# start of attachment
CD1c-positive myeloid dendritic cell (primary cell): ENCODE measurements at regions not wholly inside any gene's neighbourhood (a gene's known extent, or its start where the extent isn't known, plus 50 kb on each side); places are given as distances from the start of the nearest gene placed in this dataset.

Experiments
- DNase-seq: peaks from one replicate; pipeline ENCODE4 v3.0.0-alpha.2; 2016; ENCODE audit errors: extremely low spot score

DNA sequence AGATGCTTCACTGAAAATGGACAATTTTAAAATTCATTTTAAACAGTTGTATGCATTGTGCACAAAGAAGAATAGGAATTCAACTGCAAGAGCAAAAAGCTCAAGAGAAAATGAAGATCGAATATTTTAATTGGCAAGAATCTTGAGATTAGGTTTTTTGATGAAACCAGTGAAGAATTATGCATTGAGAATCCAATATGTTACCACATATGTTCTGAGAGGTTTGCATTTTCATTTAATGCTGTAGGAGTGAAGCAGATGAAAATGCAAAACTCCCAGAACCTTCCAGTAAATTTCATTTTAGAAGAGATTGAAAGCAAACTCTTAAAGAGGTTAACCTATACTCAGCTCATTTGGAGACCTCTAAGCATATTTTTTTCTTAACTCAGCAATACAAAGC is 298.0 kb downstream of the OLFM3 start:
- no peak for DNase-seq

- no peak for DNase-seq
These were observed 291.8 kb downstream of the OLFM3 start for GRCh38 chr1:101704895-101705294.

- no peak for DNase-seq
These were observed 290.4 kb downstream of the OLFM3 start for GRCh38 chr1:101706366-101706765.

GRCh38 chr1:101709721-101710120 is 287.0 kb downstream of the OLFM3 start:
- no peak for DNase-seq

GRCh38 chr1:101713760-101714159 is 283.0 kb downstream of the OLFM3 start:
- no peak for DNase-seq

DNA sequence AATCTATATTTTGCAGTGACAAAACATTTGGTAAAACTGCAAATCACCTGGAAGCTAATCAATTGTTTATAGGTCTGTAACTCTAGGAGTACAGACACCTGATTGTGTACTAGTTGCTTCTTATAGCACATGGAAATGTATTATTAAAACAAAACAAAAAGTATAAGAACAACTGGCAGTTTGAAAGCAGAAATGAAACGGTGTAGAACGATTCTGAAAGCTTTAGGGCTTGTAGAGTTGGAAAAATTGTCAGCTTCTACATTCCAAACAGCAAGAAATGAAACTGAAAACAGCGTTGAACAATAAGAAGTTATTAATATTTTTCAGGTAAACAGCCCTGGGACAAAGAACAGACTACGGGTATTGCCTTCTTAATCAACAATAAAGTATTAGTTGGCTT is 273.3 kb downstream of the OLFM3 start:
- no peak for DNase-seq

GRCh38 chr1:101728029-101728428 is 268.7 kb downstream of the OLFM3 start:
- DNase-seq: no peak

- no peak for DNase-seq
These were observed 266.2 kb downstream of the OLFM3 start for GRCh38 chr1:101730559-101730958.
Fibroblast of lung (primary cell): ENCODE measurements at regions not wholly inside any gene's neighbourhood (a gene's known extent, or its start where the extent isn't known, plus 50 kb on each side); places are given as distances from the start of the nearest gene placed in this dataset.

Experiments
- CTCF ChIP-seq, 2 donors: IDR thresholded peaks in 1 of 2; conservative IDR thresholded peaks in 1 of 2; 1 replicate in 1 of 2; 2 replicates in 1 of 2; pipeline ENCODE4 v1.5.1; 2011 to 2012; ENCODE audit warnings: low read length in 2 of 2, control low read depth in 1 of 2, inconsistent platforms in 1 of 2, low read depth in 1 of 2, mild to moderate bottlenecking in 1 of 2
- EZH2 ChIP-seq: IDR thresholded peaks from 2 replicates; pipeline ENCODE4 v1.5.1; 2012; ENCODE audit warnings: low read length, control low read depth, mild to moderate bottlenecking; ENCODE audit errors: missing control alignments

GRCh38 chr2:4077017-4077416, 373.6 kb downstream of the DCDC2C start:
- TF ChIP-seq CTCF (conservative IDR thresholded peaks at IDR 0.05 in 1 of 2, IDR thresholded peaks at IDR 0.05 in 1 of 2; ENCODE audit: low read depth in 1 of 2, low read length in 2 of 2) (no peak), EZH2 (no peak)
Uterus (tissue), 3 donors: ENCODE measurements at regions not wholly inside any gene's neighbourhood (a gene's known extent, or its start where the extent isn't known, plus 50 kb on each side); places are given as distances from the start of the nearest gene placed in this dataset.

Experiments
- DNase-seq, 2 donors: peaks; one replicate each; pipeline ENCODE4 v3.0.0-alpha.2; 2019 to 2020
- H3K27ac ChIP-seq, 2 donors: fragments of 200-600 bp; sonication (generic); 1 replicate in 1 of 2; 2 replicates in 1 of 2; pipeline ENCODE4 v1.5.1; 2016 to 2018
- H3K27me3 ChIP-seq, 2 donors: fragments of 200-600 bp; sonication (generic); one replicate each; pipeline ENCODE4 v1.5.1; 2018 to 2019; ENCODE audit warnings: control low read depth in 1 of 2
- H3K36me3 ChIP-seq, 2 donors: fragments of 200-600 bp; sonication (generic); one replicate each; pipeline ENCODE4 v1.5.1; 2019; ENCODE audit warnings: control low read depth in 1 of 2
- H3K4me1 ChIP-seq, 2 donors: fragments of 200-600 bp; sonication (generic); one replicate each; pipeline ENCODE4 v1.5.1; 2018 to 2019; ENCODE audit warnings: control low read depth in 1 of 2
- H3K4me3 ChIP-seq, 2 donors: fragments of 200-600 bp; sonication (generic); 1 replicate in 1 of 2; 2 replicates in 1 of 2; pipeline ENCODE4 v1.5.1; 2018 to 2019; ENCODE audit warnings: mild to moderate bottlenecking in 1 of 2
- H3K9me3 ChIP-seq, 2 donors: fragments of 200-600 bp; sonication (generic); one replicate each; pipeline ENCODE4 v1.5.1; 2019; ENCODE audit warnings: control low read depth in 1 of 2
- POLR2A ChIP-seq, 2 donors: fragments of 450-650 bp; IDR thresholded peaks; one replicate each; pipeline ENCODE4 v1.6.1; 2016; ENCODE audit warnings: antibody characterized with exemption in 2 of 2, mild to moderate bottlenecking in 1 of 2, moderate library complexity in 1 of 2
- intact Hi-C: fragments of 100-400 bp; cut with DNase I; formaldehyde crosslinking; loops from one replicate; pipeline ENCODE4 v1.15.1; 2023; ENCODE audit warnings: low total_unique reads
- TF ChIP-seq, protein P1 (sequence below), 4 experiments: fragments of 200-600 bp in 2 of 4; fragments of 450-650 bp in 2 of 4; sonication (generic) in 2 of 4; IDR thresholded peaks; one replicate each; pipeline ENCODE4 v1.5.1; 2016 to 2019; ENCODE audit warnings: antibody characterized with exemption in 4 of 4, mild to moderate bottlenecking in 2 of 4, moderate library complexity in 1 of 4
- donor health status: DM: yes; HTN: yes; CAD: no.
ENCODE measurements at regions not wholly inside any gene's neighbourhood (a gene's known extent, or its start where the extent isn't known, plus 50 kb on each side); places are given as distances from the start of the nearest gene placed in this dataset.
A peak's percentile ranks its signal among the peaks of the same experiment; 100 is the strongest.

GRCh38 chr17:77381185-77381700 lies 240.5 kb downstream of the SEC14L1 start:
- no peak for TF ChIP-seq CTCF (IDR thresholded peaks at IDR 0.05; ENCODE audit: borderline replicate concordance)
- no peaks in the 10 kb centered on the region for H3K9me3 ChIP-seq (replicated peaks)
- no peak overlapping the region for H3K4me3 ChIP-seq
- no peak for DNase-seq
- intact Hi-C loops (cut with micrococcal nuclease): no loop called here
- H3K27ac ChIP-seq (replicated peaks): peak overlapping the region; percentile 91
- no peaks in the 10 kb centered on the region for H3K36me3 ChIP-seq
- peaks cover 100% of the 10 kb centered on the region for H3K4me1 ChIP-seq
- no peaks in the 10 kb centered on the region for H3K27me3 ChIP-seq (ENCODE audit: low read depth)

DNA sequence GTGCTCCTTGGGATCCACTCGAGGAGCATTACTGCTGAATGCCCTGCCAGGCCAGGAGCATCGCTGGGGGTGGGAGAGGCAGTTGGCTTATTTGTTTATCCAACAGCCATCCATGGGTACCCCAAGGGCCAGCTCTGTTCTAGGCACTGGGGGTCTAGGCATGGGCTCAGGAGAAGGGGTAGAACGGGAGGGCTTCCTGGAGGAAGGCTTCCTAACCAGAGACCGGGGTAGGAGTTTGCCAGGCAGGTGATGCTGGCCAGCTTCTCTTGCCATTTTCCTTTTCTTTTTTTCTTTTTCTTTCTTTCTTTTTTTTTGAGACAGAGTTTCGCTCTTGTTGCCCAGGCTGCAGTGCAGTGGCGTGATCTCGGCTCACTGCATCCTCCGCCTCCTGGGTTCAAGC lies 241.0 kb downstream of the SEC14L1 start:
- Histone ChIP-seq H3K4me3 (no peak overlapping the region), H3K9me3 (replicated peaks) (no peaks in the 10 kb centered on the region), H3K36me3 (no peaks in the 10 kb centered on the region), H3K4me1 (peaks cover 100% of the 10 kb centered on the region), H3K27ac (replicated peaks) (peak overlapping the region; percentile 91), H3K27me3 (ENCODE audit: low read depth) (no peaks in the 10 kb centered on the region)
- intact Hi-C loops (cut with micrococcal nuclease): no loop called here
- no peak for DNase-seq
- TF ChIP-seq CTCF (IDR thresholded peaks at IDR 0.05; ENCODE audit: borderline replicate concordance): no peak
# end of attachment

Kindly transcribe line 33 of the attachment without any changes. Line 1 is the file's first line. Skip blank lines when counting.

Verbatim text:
- H3K4me3 ChIP-seq, 2 donors: fragments of 200-600 bp; sonication (generic); 1 replicate in 1 of 2; 2 replicates in 1 of 2; pipeline ENCODE4 v1.5.1; 2018 to 2019; ENCODE audit warnings: mild to moderate bottlenecking in 1 of 2